Philadelphia Phillies Prospect Countdown #5: Adam Morgan
24 years old (February 27, 1990)
6’1″ 195 lbs.
Throws: Left Bats: Right
Two words come to mind when speaking of Adam Morgan: poise and polish. Morgan possesses three above-average pitches to go along with an unflappable demeanor.
His fastball sits in the 89-91 mph range and occasionally reach 93. The two pitches that will more-than-likely be well above-average at the major league level are the slider and changeup. The ‘dead fish’ change would be a top ten changeup in the big leagues right now. (Hamels-like.) The mid-80’s slider has wipeout potential. Both pitches will get better with experience.
Morgan is a very quick worker. Always a plus when it comes to keeping the fielders on their toes. In spite of the fact that he is a fly ball pitcher, he does a relatively good job at keeping the ball in the park.
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Morgan tends to lose command of the strike zone from time-to-time. He gets hit pretty hard when he loses the edges. He doesn’t have an overpowering fastball, so it is imperative for him to pepper the inner and outer-edges of the plate.
BABIP, WHIP, and ERA have all gone up throughout his minor league career. It could be a minor issue, but it very well could be a disturbing trend. His 1.54 WHIP and 3.3 BB/9 need to come down significantly.
At the start of 2013, Morgan was on the fast-track to Philadelphia. A solid 2012 campaign along with a strong showing in Clearwater last spring had the Phillies raving. It was a foregone conclusion that fans would see Morgan pitching at Citizens Bank Park sometime during the season. But then again, plans don’t always fall into place.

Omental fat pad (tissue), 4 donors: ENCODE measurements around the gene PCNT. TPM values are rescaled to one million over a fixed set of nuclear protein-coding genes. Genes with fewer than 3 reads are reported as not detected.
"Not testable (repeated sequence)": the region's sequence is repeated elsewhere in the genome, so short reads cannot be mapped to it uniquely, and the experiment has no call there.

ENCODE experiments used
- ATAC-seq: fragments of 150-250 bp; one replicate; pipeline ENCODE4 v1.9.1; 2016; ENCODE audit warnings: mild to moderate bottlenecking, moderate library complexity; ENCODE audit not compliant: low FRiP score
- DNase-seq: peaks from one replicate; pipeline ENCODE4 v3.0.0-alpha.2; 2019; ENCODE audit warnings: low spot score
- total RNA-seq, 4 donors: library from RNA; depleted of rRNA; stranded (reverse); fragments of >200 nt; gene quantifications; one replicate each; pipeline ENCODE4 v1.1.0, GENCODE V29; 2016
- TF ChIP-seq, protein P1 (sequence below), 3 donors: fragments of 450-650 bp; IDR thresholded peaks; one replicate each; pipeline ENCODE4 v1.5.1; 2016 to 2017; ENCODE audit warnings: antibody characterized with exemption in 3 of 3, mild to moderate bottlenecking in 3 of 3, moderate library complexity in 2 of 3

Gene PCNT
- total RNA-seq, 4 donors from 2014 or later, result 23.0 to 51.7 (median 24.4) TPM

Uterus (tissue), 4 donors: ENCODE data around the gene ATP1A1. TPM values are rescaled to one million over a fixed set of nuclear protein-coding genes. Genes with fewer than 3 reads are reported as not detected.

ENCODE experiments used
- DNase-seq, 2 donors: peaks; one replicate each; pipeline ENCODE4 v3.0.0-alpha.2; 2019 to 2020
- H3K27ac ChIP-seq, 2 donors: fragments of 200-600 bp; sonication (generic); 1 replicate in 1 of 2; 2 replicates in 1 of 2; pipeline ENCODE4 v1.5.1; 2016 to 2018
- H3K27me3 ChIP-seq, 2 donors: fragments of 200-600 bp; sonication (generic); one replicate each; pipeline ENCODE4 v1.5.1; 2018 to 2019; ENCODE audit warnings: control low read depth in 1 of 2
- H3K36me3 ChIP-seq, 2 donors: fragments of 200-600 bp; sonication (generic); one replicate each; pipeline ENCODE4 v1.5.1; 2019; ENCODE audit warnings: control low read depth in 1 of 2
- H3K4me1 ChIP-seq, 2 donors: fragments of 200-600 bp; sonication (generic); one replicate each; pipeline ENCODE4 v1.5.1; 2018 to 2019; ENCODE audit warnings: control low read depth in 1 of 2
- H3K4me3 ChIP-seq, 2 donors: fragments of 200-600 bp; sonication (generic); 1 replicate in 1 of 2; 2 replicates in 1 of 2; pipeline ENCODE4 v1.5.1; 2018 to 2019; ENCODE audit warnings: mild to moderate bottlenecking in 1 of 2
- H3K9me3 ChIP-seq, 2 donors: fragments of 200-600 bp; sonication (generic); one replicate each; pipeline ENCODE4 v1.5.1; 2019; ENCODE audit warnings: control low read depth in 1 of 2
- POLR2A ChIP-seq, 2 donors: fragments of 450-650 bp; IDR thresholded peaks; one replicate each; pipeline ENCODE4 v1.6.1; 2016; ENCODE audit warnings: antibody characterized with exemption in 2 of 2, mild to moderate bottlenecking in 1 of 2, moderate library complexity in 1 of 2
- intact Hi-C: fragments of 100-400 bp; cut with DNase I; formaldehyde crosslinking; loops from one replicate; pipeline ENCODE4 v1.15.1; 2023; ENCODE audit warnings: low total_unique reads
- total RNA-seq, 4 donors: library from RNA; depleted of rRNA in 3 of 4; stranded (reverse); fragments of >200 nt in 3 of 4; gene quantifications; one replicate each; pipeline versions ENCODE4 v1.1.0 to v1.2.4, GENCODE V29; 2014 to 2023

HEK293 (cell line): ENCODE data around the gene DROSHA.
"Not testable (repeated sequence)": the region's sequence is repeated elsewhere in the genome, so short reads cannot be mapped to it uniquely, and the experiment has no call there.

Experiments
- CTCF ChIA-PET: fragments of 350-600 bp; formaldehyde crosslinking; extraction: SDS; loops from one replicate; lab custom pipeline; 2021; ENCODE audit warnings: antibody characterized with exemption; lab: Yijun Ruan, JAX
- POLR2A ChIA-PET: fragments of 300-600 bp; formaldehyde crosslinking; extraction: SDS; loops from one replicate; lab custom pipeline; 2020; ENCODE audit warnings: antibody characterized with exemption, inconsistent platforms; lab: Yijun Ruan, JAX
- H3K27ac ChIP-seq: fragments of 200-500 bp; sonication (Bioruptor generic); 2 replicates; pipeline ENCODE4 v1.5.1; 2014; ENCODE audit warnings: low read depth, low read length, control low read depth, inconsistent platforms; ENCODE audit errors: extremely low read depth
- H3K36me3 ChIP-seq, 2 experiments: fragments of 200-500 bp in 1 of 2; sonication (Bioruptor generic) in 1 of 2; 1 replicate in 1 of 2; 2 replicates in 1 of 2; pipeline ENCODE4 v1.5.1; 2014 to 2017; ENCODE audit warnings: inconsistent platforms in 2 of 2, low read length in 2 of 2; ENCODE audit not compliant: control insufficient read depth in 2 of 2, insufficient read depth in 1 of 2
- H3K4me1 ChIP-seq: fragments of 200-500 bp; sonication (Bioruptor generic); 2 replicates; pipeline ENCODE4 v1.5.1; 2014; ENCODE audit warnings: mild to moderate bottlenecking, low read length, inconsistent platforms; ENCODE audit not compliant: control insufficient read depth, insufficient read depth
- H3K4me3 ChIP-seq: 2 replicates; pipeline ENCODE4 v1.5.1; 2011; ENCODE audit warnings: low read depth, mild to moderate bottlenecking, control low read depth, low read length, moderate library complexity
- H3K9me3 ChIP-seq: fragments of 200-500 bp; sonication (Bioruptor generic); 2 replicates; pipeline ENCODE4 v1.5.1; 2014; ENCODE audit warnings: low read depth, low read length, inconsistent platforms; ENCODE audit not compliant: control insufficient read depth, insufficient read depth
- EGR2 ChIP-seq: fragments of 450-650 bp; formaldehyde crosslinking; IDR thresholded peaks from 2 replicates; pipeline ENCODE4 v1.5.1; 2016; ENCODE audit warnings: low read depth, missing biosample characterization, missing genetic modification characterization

Morgan suffered a shoulder injury early last season. As it turns out, it was a small tear of the rotator cuff. He opted not to have surgery, instead electing a rehab program. He returned to the Lehigh Valley rotation in late July. His ERA was pushing 5.00 at the time of his diagnosis. After his return from injury, he sported a 2.67 ERA over his last eight starts.
As with most arm injuries for pitchers, Morgan could only avoid the surgeon for so long. He finally elected to have the operation in January, in effect, wiping out the large majority of his season. Missing most of 2014 will cost him valuable development time.
If he does pitch at all in 2014, it will be near the very end of the season. He projects to return to the mound in mid-late-August. Most minor league seasons end around Labor Day. It will be highly unlikely to see Morgan pitch more than a few starts this season, if at all.
When he does return to full health, he projects to be a solid fourth starter in a big league rotation. Shoulder injuries, however, can be very fickle.
Time will tell.